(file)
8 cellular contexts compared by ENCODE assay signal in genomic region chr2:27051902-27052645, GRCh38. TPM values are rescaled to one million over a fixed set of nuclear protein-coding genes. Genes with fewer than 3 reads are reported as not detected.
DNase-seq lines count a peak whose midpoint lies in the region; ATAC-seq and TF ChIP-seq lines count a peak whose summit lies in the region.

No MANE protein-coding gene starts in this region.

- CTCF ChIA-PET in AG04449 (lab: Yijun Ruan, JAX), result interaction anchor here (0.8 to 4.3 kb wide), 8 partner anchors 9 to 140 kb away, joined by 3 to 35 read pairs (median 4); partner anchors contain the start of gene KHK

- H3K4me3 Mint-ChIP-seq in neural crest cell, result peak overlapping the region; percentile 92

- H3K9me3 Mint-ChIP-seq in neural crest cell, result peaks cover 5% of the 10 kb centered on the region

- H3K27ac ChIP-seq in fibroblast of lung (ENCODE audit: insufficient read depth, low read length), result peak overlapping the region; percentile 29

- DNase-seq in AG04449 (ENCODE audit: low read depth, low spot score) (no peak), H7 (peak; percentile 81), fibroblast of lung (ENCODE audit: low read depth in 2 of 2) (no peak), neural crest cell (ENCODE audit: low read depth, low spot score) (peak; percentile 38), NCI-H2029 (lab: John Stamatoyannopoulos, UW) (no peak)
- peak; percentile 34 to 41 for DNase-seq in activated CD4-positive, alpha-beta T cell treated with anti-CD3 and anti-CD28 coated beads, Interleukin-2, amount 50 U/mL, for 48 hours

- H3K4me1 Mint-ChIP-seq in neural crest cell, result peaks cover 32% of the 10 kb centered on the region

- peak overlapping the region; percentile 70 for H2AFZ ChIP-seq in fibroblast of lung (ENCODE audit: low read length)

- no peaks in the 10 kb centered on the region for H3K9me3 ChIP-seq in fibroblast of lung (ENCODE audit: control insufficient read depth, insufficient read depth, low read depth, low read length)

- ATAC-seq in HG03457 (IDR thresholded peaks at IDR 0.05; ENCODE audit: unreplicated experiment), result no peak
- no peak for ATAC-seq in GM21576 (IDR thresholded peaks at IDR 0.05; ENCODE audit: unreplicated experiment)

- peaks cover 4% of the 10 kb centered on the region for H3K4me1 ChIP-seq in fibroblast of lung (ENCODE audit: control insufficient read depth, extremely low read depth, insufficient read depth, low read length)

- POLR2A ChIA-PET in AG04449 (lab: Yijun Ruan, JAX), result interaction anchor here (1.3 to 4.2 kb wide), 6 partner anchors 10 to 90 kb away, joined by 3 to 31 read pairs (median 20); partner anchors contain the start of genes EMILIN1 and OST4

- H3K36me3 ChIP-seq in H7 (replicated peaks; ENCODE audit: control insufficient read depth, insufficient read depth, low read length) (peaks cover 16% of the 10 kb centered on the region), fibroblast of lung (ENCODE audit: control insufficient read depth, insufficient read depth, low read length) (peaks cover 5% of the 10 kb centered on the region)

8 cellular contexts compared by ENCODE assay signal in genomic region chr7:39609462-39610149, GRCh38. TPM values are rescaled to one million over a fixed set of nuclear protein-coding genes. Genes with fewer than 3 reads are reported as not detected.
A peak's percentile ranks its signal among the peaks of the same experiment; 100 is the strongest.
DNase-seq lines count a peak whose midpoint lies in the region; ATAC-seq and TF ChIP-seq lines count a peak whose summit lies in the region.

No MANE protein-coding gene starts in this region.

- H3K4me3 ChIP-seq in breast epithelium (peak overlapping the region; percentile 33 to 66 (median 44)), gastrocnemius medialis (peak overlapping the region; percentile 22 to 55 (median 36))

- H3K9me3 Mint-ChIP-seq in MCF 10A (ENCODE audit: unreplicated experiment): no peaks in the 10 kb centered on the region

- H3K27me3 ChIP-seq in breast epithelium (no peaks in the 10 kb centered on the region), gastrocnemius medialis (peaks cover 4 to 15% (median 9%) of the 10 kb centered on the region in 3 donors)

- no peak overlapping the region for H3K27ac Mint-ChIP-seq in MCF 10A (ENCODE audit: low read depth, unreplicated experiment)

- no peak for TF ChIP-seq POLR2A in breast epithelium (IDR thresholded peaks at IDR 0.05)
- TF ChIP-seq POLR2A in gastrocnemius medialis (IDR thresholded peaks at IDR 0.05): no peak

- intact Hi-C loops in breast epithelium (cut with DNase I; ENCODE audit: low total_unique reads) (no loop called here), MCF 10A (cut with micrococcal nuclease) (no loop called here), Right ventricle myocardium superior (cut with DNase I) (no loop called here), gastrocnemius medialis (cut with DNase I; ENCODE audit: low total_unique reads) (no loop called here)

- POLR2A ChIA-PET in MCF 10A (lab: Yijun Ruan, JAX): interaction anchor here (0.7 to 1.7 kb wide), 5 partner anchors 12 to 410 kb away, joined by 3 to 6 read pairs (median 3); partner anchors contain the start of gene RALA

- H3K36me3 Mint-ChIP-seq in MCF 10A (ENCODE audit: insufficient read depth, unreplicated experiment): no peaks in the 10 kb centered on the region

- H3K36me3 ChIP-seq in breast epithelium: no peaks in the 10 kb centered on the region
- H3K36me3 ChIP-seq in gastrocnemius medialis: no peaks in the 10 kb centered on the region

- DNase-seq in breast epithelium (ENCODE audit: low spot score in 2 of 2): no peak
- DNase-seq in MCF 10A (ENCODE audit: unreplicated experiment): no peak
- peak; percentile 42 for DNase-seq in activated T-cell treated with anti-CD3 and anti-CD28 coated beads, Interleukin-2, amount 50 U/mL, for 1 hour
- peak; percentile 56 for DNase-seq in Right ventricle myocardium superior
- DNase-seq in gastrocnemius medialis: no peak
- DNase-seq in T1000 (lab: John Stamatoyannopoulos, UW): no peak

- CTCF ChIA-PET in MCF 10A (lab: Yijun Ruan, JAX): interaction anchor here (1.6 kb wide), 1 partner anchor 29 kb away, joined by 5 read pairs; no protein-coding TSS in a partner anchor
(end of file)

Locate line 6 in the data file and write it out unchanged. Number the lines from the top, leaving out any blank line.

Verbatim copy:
- H3K9me3 Mint-ChIP-seq in neural crest cell, result peaks cover 5% of the 10 kb centered on the region